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Thank you for reading these important updates. We appreciate your support as we educate, advocate and participate on behalf of wolves.

"The last word in ignorance is the man who says of an animal or plant:   What good is it?"                   

     Aldo Leopold 

Thank you,
 February 2, 2016
In This Issue
Wolves Return to California
The Plan
How to Comment
Talking Points
Smile Amazon
A Store
About Us
After a 90 Year Absence; 
Wolves Returned to California! 

Shasta Pack
Photo Courtesy California Dept Fish and Wildlife
California has the habitat and the prey base to support wolves.  And for the first time since California's wolf population went extinct in 1924, California has wolves!

In August, 2015, a wolf pack consisting of two adults and five pups was identified in southeastern Siskiyou County and is known as the "Shasta Pack".  

In June 2014, the California Fish and Game Commission voted to list gray wolves as endangered under the California Endangered Species Act.  The gray wolf is also listed as 
Shasta Wolf  California Dept Fish & Wildli
endangered in California, under the Federal Endangered Species Act of 1973. 

Gray wolves that enter California are therefore protected by the ESA making it illegal to harass, harm, pursue, hunt, shoot, wound, kill, trap, capture or collect wolves, or to attempt to engage in any such conduct in California.

California Department of Fish & Wildlife (CDFW) has completed a Draft Wolf Conservation Plan. Throughout the plan's development, CDFW held numerous meetings with stakeholders and is now accepting public comment on the draft plan.  You need to make your voice heard.  

Please take some time to submit comments. You do not need to be a California resident; you just need to care about wolves.
The Plan
We know you likely do not have the time to read all the documents associated with the California Wolf Plan so we have highlighted them for you.

Part 1 of California Department of Fish and Wildlife Draft Conservation Plan for Gray Wolves in California  is a 23 page document outlining the strategies to implement conservation & management of wolves TO READ PART 1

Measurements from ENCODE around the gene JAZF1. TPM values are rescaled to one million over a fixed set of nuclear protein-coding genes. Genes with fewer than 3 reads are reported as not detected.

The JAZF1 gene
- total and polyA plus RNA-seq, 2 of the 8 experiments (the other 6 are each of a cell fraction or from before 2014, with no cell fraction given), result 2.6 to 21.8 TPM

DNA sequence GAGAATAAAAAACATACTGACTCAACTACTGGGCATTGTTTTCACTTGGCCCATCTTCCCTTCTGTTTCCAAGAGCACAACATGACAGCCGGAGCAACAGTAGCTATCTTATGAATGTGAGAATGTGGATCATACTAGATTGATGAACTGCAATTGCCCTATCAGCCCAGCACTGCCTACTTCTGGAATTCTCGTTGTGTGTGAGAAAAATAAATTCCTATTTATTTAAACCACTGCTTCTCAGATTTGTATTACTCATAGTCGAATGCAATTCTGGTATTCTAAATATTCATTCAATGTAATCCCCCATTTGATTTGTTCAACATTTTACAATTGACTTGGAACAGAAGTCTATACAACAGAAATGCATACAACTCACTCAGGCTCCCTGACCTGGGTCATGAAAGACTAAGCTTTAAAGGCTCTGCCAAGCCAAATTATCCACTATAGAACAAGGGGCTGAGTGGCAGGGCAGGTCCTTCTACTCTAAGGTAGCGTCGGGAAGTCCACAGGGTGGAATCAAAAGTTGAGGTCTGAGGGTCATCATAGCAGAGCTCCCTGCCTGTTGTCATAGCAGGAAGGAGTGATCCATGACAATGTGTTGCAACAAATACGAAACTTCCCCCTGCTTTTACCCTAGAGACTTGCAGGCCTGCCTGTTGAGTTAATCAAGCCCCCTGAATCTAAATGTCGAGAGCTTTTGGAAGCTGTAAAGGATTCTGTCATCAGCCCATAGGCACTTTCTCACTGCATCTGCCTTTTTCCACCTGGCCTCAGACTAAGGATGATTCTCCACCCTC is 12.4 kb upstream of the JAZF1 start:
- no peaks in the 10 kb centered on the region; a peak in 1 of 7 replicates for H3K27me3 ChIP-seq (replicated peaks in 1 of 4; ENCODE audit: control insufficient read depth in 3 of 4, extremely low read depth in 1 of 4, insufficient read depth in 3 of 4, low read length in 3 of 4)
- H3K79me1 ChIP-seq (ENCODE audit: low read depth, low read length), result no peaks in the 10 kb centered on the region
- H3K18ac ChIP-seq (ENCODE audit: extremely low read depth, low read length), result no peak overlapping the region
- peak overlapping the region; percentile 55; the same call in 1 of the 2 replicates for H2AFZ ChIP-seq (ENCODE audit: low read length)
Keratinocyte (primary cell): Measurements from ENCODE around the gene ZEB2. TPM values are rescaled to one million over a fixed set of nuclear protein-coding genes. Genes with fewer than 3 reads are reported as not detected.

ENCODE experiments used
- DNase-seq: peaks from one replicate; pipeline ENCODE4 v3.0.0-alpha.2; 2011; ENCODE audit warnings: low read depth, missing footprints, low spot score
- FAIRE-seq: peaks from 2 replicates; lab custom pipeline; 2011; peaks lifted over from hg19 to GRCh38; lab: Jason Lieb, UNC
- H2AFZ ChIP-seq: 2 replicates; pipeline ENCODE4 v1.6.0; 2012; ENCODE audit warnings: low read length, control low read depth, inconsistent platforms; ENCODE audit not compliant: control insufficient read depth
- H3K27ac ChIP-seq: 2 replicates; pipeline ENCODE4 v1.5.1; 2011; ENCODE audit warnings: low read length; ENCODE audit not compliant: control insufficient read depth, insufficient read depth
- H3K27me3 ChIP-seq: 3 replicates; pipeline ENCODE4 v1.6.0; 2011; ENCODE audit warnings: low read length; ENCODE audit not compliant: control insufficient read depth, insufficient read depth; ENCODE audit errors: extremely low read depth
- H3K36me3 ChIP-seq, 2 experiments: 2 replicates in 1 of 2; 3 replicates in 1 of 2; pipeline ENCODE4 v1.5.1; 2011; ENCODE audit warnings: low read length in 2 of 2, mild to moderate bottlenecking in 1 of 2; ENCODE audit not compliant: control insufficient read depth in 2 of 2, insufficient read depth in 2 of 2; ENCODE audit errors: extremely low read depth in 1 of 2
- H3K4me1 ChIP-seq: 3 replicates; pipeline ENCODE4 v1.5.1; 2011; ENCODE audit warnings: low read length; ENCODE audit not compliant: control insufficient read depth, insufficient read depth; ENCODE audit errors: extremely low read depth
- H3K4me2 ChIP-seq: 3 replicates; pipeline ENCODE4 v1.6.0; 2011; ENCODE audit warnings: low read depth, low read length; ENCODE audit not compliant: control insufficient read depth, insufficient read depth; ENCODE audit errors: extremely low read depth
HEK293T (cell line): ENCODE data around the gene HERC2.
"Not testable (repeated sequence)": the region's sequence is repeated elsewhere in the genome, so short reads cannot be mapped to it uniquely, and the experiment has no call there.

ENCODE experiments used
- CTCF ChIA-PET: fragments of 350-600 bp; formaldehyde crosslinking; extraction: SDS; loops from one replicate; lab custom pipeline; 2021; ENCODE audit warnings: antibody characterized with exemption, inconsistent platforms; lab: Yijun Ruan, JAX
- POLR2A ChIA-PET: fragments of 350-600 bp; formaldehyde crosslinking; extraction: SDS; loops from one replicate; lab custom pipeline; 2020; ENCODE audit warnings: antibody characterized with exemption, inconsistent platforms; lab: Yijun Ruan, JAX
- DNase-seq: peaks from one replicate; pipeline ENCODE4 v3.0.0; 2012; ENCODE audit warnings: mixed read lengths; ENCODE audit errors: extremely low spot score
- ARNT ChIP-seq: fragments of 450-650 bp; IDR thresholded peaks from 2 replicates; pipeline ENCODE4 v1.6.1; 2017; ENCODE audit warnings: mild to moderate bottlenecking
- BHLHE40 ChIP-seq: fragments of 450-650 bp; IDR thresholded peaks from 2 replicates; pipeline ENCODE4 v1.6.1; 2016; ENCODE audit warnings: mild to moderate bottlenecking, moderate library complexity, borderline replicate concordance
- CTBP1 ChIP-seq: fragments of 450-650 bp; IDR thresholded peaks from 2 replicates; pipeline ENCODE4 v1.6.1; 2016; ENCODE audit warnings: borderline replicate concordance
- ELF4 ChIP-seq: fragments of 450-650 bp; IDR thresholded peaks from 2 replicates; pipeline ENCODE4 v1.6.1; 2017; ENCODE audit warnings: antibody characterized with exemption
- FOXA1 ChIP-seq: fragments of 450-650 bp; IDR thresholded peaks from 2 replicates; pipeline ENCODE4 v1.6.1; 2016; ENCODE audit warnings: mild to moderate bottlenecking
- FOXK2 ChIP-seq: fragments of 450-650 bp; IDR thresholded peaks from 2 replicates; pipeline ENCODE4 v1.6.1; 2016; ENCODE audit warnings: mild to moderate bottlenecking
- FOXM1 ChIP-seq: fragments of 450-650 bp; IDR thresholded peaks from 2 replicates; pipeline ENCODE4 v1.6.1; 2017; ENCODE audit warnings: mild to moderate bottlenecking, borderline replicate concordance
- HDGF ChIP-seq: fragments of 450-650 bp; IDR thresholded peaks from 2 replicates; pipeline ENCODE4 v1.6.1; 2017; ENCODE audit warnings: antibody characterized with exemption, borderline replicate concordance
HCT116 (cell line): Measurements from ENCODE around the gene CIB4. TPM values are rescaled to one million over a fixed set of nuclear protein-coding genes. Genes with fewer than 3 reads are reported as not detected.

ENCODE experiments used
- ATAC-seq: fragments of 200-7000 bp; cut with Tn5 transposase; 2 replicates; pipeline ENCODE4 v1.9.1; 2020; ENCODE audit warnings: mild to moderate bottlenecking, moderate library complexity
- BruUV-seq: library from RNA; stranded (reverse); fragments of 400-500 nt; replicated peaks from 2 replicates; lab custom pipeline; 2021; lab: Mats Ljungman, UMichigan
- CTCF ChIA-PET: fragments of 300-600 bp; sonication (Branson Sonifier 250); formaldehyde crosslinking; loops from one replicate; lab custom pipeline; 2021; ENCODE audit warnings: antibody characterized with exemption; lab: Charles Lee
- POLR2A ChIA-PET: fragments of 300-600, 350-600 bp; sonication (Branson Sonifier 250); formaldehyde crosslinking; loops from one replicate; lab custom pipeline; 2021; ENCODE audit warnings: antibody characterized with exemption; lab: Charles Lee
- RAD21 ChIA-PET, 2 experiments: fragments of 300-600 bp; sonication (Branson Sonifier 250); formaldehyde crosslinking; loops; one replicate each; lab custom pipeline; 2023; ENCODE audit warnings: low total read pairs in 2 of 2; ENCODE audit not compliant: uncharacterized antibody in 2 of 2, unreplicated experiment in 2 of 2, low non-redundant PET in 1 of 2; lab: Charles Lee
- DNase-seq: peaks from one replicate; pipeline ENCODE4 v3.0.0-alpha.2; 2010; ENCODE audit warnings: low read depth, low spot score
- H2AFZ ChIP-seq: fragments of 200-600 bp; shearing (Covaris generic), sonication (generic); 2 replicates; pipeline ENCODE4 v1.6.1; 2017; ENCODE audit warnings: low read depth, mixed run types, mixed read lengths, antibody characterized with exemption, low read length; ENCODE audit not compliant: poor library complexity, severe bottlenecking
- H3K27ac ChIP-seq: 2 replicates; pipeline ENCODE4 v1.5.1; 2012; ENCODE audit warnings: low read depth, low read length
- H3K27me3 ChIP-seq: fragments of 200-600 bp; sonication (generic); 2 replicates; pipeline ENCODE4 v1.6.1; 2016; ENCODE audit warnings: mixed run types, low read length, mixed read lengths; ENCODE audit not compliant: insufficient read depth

Part II  is a 288 page document that details gray wolf life history, ecological relationships, interactions, coordination with agencies, public outreach, funding and plan evaluation and reporting  TO READ PART II  

Table 2.1 (Part 2, pages 38-41 ) provides a summary of disease ecology data and assessment of the risk to wolf conservation, livestock, and people from infected wolves for each disease presented.  

This table is very informative and illustrates the exceptionally low risk of disease transmission from wolves to humans.

Appendix G (Part 2, page 275) details the phases of Wolf Re-Establishment and Options/Actions.

We are pleased to see a strong emphasis for non-lethal wolf management.  Non-lethal actions (such as reducing attractants, fladry, fencing, guard animals, scare tactics) along with livestock management & good husbandry techniques, must be implemented before lethal management options are taken.  
CDFW has conceptually thought of wolf re-establishment and population growth in three phases.  

We are currently in Phase 1, with wolves fully protected.  CDFW proposes that Phase 1 will conclude when there are 4 breeding pairs for two successive years confirmed in California (minimum 16 wolves)
Under Phase 2, the Plan would allow for additional latitude to manage impacts of wolves on livestock or wolf predation on wild ungulate populations.
Phase 3 begins when there are 6 breeding pairs of wolves for two successive years.  It also allows for a status review to evaluate whether state listing as endangered remains warranted for the wolf.
If wolves in California are still federally listed as endangered when 2 breeding pairs are documented for two successive years, CDFW will consider petitioning the US Fish and Wildlife Services to downlist wolves to threatened in California. 
Let Your Voice Be Heard!
The California Department of Fish and Wildlife is accepting comments on the Draft Wolf Conservation Plan through February 15, 2016.